Dogs healing souls in Uganda

‘She was incapable of eye contact. She couldn’t even stand up and say her name. Now she educates others and gives speeches in front of large groups of people.’ It was an astonishing transformation, and one of the many Sarah Schmidt has witnessed during her time as a project manager for the Comfort Dog Project in northern Uganda.

Vrouw houdt hond in haar armen voor Afrikaans gebouwtje

‘Dogs and people share a very similar disposition to social contact. We harness the strong bond people build with their dogs for psychosocial rehabilitation. There are many street dogs here that need a good home and we match them with war trauma survivors.

If people are interested, we look at the suitability of their homes and identify any possible anger issues. The dogs need to be safe as well, of course. Following diagnosis, the people are given psychological care. We use village group counselling and take into account the social aspects of rehabilitation.’

Training

‘Participants enter a training programme with their dogs. Former graduates of the programme teach them about practical matters such as feeding, recognising health issues and teaching commands. But this is all about building a bond, rather than learning tricks. The participants then receive guardianship of their dogs and get to name them. They pledge a lifetime commitment to their dog and we always make a big thing out of this, in front of the local leaders. It’s a real celebration.’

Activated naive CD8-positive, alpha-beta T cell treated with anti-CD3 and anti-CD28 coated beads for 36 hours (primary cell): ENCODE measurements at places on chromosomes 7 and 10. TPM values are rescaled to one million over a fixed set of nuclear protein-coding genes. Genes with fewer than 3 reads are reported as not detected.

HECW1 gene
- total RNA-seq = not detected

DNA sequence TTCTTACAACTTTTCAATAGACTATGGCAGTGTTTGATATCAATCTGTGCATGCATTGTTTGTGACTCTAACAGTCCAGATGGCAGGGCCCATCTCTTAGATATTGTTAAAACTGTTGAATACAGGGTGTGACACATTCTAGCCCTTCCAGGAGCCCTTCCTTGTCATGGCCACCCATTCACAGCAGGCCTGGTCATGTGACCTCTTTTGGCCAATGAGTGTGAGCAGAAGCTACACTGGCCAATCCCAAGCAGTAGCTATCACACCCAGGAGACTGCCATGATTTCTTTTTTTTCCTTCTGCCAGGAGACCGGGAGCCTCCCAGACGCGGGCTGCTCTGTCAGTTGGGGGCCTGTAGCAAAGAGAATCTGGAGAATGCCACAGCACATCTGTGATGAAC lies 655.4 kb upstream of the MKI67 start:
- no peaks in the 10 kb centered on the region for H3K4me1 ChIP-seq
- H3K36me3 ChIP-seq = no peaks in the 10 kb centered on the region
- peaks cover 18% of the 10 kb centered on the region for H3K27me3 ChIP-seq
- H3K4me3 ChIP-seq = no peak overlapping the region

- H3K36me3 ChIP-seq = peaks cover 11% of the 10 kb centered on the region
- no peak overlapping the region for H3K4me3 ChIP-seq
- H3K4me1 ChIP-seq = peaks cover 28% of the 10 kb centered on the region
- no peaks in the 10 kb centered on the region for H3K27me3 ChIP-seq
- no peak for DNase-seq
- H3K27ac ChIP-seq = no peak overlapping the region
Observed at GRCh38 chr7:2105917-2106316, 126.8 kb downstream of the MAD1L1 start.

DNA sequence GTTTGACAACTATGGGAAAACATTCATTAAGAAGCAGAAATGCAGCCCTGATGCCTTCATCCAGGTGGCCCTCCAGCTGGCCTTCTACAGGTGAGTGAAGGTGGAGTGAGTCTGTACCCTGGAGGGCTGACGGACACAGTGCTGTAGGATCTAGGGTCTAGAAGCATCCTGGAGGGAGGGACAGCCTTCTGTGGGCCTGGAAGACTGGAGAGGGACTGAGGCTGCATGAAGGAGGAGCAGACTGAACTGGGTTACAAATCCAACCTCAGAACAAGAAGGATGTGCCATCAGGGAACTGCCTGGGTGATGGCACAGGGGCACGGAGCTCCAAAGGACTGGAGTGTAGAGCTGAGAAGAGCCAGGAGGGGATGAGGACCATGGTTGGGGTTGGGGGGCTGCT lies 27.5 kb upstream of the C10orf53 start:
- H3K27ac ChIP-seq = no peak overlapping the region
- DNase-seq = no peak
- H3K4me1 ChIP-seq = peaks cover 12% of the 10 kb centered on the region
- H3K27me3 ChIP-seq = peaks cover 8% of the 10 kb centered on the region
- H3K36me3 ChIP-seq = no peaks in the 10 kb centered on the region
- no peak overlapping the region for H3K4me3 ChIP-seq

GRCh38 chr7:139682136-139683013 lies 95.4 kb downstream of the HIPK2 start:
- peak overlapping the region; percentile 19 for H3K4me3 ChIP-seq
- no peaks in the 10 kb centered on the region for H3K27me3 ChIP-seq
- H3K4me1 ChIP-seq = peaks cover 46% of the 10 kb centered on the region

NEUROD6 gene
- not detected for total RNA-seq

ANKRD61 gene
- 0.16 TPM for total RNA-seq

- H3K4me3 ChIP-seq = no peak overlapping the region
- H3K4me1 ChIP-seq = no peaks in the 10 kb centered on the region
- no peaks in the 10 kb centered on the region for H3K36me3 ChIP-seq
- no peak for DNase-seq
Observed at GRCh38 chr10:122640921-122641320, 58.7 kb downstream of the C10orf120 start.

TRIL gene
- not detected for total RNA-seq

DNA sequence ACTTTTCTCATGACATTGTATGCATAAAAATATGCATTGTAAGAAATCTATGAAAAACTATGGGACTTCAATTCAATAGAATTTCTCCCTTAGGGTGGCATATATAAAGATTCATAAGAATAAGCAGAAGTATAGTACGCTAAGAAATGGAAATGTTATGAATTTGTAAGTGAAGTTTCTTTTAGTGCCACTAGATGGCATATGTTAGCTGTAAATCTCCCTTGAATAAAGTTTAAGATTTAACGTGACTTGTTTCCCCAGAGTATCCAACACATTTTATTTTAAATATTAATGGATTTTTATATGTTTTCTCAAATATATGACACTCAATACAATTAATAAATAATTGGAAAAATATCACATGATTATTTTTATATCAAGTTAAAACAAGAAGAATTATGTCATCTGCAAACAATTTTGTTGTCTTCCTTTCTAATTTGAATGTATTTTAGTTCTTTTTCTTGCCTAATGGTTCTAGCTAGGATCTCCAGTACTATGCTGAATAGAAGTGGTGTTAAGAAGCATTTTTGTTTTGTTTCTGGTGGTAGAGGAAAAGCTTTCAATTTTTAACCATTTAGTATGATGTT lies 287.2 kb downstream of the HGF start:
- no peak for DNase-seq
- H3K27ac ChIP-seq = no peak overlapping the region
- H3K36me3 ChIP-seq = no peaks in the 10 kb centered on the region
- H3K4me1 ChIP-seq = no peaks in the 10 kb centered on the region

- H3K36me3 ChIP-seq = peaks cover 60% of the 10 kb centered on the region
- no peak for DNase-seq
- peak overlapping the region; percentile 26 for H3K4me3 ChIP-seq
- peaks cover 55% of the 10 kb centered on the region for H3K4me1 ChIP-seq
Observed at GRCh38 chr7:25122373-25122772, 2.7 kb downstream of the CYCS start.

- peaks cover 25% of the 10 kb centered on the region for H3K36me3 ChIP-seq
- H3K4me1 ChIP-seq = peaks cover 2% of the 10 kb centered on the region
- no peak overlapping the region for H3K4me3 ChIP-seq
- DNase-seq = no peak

Lucy and Sadik

‘Lucy is one of our guardians. She was abducted at 13 years of age by the rebel army and was subjected to torture and rape. She gave birth to her children in the bush. After she got out, having become part of the rebel force, she was completely ostracised by the community. She had terrible nightmares, suffered from flashbacks and had suicidal thoughts. She was unable to connect with people but the dog changed that. She named him Sadik. Sadik would know when she was close to the edge and would come over to her. She is an active member of society now, making a living as a tailor. Sadik is always at her feet when she is working.’

Hurkende man met hond

Charles and Ogen Rwot

‘Charles is another one of our success stories. He endured horrible trauma, having been forced into combat for ten years. First he served with the government army, but was later abducted and forced to serve the rebel forces and commit horrible atrocities. On top of that, he lost his wife and children to HIV/AIDS. He was a wreck and began drinking heavily, as many people here do. After starting the Comfort Dog Project programme, he named his dog ‘Ogen Rwot’ which means ‘trust the Lord’. After a few months we noticed he wasn’t drinking anymore. ‘Well,’ he said, ‘Ogen Rwot doesn’t like the smell so I had to stop’.

Conference on Mental Health and Psychosocial Support

‘We were delighted to learn about the conference on Mental Health and Psychosocial Support being held in the Netherlands. Here in Northern Uganda, people suffered horrible things in the violent civil war. People would return from the bush with nothing but the clothes on their backs, and perhaps a jerrycan. They were completely broken, unable to function and ostracised. Material things can’t fix this. In the West we are used to sending blankets but there is so much mental trauma. If we want to rebuild people’s lives and their societies, that is what needs to be addressed.’

Groep mannen en vrouwen met honden voor gebouwtje

The project is fully dependent on private donations but has managed to render impressive results diminishing participants’ PTSD symptoms.